On autonomy and access

Last Monday, Williams for Life (WFL) brought an anti-abortion display to Paresky. The Williams community had a variety of reactions, and many people were deeply upset. By now, I hope most of you have seen the Feminist Collective counterdisplay in Paresky, which aims to present an alternative framework with which to understand abortion, and to give voice to students who felt silenced by last week’s display. As a co-chair of the Feminist Collective and a fervent reproductive justice advocate, I write this op-ed to accompany that display and provide more information about the reproductive justice framework.

SisterSong, the organization whose founding members coined the term, defines reproductive justice as follows: “The reproductive justice framework – the right to have children, not have children, and to parent the children we have in safe and healthy environments – is based on the human right to make personal decisions about one’s life … [and] is important for women of color.
It represents a shift for women advocating for control of their bodies, from a narrower focus on legal access and individual choice (the focus of mainstream organizations) to a broader analysis of racial, economic, cultural, and structural constraints on our power. Reproductive Justice addresses the social reality of inequality, specifically, the inequality of opportunities that we have to control our reproductive destiny. Our options for making choices have to be safe, affordable and accessible, three minimal cornerstones of government support for all individual life decisions.”

Moreover, the organization’s website states, reproductive justice attempts to move away from a single focus on abortion and toward including “other social justice issues that concern communities of color,” such as “issues of economic justice, the environment, immigrants’ rights, disability rights, discrimination based on race and sexual orientation.”

As a feminist who is also committed to antiracism and anticapitalism, I don’t subscribe to the pro-life/pro-choice dichotomy; instead, I identify as pro-access and refer to my opponents as anti-access. The legislators fighting to shut down abortion clinics are not pro-life (as I will explain shortly), but are instead attempting to prevent women (especially poor women and women of color) from accessing reproductive healthcare. The language of choice obscures the fact that even when abortion is fully legal and every individual supposedly has the ability to make free choices, some women have more options than others, depending on class, race and region. Fighting for reproductive justice means fighting for all people with uteruses to have access to safe, legal abortion.

It is vitally important to understand that regardless of when you believe life begins, fighting to ban safe, legal abortion is not pro-life, and is anti-woman. As Beth Fredrick of the International Women’s Health Coalition in the United States points out, “The legal status of abortion has never dissuaded women and couples, who, for whatever reason, seek to end pregnancy.”  According to Talcott Camp, of the American Civil Liberties Union Reproductive Freedom Project, abortion rates remain constant whether abortion is legal or illegal. However, when abortion is illegal, women die. Illegal abortion often leads to unsafe abortion, as well as a lack of access to abortion in life or death situations. In other words, even if we grant the premise that fetuses have lives (which I personally don’t, but that is a personal choice), then an undeniably greater number of lives is lost when abortion is illegal. There are ways to be authentically feminist and “pro-life,” such as increasing access to birth control, supporting healthcare for all, increasing public benefits, participating in anti-poverty work, et cetera. But opposing legal abortion simply does not protect life.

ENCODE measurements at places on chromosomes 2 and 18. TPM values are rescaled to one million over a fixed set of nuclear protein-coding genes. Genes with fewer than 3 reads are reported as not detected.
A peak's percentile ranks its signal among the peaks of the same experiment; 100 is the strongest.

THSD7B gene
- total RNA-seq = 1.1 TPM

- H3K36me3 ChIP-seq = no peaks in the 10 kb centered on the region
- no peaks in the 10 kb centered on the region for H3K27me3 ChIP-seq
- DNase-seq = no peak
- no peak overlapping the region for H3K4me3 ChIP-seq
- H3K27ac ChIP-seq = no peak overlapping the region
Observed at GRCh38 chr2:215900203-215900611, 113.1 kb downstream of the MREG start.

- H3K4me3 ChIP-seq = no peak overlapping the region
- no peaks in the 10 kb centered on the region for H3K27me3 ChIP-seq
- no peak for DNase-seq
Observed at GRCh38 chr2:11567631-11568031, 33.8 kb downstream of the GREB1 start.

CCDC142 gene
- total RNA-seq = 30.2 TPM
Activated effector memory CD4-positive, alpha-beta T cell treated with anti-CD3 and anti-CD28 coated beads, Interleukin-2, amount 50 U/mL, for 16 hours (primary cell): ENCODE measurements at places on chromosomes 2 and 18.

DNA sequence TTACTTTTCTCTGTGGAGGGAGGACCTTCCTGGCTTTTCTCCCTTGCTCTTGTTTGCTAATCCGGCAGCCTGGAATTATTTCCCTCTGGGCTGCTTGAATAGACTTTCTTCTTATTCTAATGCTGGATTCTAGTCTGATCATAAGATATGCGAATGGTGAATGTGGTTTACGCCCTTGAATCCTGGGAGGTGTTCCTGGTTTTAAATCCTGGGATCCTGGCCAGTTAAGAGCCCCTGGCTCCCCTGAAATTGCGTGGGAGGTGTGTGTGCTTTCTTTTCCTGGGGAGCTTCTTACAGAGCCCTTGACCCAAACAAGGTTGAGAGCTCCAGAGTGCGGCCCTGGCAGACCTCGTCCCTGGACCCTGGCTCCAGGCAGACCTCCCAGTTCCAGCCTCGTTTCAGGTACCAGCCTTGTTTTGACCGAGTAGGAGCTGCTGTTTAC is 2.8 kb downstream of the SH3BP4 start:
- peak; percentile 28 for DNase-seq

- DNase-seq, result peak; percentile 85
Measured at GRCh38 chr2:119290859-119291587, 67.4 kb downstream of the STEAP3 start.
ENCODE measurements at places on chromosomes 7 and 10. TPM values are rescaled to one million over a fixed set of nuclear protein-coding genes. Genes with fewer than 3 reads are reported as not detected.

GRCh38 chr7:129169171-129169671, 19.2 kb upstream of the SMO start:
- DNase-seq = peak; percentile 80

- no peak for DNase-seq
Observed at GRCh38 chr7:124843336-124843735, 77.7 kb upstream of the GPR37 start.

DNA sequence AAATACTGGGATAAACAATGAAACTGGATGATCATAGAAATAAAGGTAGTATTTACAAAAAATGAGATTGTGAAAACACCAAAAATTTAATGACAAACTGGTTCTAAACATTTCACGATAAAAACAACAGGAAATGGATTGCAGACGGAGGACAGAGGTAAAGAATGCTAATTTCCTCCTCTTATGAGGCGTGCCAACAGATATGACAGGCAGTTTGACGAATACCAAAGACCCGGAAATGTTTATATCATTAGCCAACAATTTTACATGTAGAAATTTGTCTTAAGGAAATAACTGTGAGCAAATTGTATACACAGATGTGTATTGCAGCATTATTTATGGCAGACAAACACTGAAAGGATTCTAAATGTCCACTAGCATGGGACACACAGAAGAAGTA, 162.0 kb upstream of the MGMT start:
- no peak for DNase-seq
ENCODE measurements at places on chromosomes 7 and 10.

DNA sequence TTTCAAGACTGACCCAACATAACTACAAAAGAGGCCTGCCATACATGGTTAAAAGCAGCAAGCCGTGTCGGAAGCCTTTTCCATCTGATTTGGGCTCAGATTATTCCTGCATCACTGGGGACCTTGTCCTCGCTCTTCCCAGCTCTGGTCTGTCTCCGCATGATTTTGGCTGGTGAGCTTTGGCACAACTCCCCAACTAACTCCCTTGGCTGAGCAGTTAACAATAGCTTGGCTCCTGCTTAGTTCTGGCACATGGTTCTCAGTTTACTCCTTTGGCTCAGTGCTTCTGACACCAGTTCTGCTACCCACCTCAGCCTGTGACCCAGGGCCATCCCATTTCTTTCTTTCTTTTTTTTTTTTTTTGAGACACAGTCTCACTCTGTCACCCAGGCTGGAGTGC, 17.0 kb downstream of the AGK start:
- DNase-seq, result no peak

Lastly, I would like to condemn all public shaming surrounding the issue of abortion. Regardless of the intention of WFL, their display shamed the members of the Williams community who have exercised their reproductive freedom and had abortions.  According to the Guttmacher Institute, “At 2008 abortion rates, one in 10 women will have an abortion by age 20, one in four by age 30 and three in 10 by age 45.”  This means that one-third of women have abortions in their lifetimes, and thus, that a significant number of the women on the Williams campus have had abortions. Thus it is vitally important when discussing this issue to remember that this is not abstract; abortion is a deeply real experience for many in our community. I hope that fact will inform the way we speak about the ethics of abortion and make public statements in Paresky about which choices are right or wrong for someone else’s body.

I am deeply committed to each person’s right to bodily autonomy, and, personally, I do not believe that fetuses have or need rights. But I recognize that everyone’s feelings about that are informed by religion, culture, family and experience. It is important to remember, then, that no matter when we individually feel that life begins, banning abortion leads to death. There is, of course, much more to say on the topics of abortion and reproductive justice. My goals in writing this are to introduce the reproductive justice framework to those who are unfamiliar with it, and to stand in solidarity with my fellow people with uteruses who vitally need access to the full range of reproductive options. We all have the right to control our own bodies and be treated with respect.

Isy Abraham-Raveson ’15 is a women’s, gender and sexuality studies major from Montclair, N.J. She lives in Poker.

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